Fiscal performance has been particularly strong in 2007 and tax revenues rose by over 25 percent in the last two years. The central government generated a surplus for the first time in fifty years. Public debt has dropped considerably and is expected to continue in this downward trend over the medium-term, reaching 37 percent in 2012. Given that the fiscal performance was even stronger than expected, as explained in the staff report’s supplement, the authorities agree with the need to maintain a responsible fiscal policy in 2008. A substantive tax reform, including income tax and VAT will be pursued by the government during 2008. Also, a medium-term budget framework is being introduced this year.

We agree with the staff’s assessment that the real effective exchange rate and exchange rate policies are consistent with external stability. Costa Rica has been moving towards a more flexible exchange rate system since 2006 when an exchange rate band was introduced. In the medium-term the country is moving to an inflation targeting regime. In 2007 the exchange rate band was widened twice, but capital inflows have continued to keep the exchange rate pegged to the band’s floor and forcing the central bank to intervene.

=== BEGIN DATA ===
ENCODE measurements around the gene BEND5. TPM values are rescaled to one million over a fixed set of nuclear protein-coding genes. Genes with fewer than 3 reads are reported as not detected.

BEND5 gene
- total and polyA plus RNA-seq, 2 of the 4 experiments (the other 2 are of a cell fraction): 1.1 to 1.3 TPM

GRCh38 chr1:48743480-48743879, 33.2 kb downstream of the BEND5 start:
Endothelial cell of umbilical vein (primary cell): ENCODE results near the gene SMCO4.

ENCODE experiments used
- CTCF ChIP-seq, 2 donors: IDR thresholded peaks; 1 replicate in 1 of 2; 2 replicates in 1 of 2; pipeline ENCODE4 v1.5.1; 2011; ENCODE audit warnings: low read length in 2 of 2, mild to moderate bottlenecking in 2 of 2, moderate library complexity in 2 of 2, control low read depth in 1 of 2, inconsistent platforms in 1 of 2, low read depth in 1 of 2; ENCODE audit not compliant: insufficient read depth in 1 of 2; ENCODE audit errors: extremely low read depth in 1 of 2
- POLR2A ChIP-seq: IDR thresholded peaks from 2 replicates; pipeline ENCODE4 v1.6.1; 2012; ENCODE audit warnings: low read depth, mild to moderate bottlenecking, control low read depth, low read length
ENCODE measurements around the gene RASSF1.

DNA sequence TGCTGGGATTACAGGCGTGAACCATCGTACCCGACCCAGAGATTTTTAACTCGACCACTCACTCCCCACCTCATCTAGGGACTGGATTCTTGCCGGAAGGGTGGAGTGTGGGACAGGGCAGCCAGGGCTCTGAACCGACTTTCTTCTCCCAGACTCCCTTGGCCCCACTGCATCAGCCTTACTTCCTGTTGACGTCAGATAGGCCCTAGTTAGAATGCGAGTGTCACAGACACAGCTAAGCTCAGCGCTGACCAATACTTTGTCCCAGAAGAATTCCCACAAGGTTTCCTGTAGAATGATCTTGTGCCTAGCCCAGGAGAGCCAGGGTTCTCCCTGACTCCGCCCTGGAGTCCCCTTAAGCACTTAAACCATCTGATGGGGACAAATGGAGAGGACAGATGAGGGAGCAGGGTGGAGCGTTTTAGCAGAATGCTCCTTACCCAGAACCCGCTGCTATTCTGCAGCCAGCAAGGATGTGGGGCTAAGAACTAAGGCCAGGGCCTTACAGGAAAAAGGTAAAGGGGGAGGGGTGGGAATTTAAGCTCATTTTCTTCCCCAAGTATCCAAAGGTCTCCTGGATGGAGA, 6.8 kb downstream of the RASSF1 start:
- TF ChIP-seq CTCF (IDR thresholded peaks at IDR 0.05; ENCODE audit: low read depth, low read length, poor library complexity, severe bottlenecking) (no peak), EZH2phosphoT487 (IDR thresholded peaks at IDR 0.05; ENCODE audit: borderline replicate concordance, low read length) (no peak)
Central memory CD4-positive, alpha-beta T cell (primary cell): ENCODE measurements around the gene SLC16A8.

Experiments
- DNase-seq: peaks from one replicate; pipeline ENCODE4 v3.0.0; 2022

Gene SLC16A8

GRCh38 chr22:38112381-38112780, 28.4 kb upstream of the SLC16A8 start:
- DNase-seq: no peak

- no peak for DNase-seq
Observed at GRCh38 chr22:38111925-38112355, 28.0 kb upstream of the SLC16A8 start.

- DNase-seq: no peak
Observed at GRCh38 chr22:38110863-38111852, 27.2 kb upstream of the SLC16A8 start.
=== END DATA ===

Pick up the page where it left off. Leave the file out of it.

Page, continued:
The authorities are committed to move to an inflation targeting regime, but they recognize the existence of several prerequisites that need to be met before the central bank can do it. These include, among others, adoption of derivative regulations, hedging instruments, rules for forex market intervention and enhanced supervision of risks in the financial system. In the short term, given the current exchange rate regime, the quasi-fiscal problem of the central bank and the recent decision by the Federal Reserve to lower interest rates, the possibility of monetary tightening is limited.